by Sabina from Ljubljana
|Christopher Reeve as Superman (internet)|
My hero is Christopher Reeve. I admire him because of his extreme willpower to live (he was on a wheelchair) and his strength to inspire and support other people with the same condition. He was born September 25, 1952, in New York City and died October 10, 2004. He was an actor who had an important role in dramatic serial Love of Life, in Gray Lady Down, in the movie Superman, Somewhere in Time, Superman 2,...Reeve frequently sought the challenge of parts that cast him against type--playing characters that were gay, sociopathic or villainous. He played in The Bostonians and The Remains of the Day.
In a movie Superman it was my first time when I heard about Christopher Reeve. In my opinion he made Superman believable by playing him as a hero with brains and a heart. I think that is not power what makes Superman a hero, but that he has the maturity to use the power wisely.
|Christopher Reeve on the horse (internet)|
"Reeve was also a superb athlete who did his own stunts in films and an avid outdoorsman. By the 1990's, horses had become his passion. In May of 1995, Christopher Reeve fell down from the horse and fractured the uppermost vertebrae in his spine. Reeve was instantly paralyzed from the neck down and unable to breathe. Prompt medical attention saved his life and literally reattached Reeve's head to his spine. After 6 months Reeve returned to his home in Bedford, New York, where Dana, his love, had begun major renovations to accommodate his needs and those of his electric wheelchair which he operates by sipping or puffing on a straw. Ironically, this most self-reliant and active of men was now facing life almost completely immobilized and dependent on others for his most basic needs."
|Christopher Reeve after the accident (internet)|
Prior to injury, Christopher Reeve, was in my opinion one of many famous actors. I admired him because he had been involved with the liberal causes and charities on the arts, environment, children, and human rights had equal priority for him with his career in the performing arts. After the injury he became a hero for me because he did not give up. Less than a year after his injury, Reeve began to accept invitations for speaking engagements. Traveling with a team of aides and nurses he has crisscrossed the country, speaking at the Peter Lowe Success Seminars, at universities, benefits, and at many functions relating to disability issues. Reeve narrated an Emmy Award winning documentary for HBO called Without Pity. I admire him because he returned to acting with a small but pivotal role in the CBS TV-movie A Step Toward Tomorrow in 1996, and that same year Reeve made his directorial debut with the critically acclaimed HBO film In the Gloaming starring his good friend Glenn Close. Reeve's activism since becoming spinal cord injured originally involved bringing more scientists into Neurology to more quickly discover a cure, along with doubling the budget for the National Institutes of Health (NIH), a government agency in the executive branch that is part of the U.S. Department of Health and Human Services. His experiences with his own insurance company and, particularly, the experiences of other patients he had met at Kessler led him to push for legislation that would raise the limit on catastrophic injury health coverage from $1 million to $10 million.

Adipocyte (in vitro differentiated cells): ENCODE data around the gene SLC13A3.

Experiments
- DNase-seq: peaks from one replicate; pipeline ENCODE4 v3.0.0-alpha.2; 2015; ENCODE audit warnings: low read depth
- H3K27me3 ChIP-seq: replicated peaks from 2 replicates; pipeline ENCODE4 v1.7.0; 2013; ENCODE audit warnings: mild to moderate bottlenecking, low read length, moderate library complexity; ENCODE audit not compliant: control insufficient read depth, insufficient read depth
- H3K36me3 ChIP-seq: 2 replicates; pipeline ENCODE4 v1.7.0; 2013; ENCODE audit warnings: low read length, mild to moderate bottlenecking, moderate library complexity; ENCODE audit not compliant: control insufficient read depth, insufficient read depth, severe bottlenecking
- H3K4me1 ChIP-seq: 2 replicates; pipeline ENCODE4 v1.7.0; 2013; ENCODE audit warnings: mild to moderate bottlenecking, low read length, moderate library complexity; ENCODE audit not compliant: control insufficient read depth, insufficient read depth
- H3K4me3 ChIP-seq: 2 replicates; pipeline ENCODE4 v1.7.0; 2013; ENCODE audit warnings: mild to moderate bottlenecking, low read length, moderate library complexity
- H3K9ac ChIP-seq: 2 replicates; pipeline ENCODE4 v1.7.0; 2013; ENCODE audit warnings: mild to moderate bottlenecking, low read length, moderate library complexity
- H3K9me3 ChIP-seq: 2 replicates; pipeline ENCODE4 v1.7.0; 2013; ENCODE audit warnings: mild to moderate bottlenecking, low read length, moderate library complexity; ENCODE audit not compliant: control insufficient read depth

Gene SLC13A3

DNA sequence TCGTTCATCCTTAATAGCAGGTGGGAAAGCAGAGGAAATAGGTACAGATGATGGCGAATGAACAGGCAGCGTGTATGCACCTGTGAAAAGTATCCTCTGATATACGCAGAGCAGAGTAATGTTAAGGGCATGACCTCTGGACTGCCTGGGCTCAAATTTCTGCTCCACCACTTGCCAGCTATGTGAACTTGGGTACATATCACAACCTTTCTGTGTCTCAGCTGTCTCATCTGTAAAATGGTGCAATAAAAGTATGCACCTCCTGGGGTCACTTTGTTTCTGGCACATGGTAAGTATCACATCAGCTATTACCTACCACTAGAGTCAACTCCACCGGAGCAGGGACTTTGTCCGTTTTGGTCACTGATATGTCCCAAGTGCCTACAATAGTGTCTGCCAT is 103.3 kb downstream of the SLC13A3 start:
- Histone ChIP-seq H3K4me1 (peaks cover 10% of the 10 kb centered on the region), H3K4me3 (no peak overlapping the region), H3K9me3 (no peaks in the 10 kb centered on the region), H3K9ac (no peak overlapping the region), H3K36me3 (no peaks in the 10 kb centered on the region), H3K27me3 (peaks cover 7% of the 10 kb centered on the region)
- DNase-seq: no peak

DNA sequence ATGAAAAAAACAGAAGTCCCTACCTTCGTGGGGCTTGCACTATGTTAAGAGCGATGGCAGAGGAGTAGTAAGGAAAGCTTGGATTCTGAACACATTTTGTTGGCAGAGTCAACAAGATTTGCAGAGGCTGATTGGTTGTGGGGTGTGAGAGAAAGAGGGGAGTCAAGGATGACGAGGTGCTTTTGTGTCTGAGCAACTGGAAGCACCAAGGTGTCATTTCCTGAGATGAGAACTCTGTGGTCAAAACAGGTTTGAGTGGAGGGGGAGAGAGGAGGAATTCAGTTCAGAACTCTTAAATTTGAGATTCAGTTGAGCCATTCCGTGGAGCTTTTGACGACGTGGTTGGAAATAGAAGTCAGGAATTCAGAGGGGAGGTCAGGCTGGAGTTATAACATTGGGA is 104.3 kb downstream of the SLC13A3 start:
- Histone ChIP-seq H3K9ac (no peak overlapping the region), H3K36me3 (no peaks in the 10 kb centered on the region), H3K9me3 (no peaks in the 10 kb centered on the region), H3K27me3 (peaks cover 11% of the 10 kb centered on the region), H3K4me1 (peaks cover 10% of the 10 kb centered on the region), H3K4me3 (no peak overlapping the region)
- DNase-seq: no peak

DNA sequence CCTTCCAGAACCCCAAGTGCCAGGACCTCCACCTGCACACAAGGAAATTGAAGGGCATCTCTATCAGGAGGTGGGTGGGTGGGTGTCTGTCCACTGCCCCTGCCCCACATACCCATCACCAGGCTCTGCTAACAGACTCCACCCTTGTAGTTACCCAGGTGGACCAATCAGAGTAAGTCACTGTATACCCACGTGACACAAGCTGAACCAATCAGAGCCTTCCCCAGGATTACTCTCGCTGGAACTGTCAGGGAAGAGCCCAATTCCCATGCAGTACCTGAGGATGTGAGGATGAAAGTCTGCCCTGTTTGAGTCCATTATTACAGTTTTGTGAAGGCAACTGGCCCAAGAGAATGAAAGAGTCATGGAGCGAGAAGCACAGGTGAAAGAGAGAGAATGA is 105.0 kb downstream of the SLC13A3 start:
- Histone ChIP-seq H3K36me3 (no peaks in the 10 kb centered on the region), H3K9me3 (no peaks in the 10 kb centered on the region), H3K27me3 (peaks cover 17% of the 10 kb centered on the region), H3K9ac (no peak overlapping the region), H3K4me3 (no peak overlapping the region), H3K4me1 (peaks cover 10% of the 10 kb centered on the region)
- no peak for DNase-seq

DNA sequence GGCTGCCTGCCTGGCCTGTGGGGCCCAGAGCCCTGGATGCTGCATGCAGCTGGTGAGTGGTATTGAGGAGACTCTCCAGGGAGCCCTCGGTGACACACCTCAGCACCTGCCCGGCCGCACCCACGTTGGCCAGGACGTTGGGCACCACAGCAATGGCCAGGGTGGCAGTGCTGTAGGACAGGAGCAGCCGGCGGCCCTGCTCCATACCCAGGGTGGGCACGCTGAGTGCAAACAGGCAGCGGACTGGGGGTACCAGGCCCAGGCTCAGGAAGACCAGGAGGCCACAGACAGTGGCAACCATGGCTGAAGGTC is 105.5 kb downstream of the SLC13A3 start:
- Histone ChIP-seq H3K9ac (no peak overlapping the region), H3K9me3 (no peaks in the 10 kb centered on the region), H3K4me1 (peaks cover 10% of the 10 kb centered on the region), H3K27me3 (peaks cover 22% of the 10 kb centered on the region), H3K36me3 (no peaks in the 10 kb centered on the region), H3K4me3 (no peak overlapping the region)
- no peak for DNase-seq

I concluded that Christopher Reeve is still a hero. He made a big difference in my life. Because of him I look at handicapped people differently than before. Reeve shows me the power, the possibilities and the results of a fierce and persistent commitment to growth and development. Reeve is hero because: 1. He survived the horse riding accident and challenged himself physically during countless months of painful physical therapy. 2. Because he remained committed to his role as a loving husband and doting father 3. Because he kept hope alive in the face of injury and paralysis that can destroy all hope-in the face of having to depend on his wife and many others to feed, wash, change, move and carry him to the doctor. 4. Because he turned his focus away from his paralysis and began figuring out how he could live afresh.
Page created on 1/8/2011 12:00:00 AM
Last edited 1/8/2011 12:00:00 AM
The beliefs, viewpoints and opinions expressed in this hero submission on the website are those of the author and do not necessarily reflect the beliefs, viewpoints and opinions of The MY HERO Project and its staff.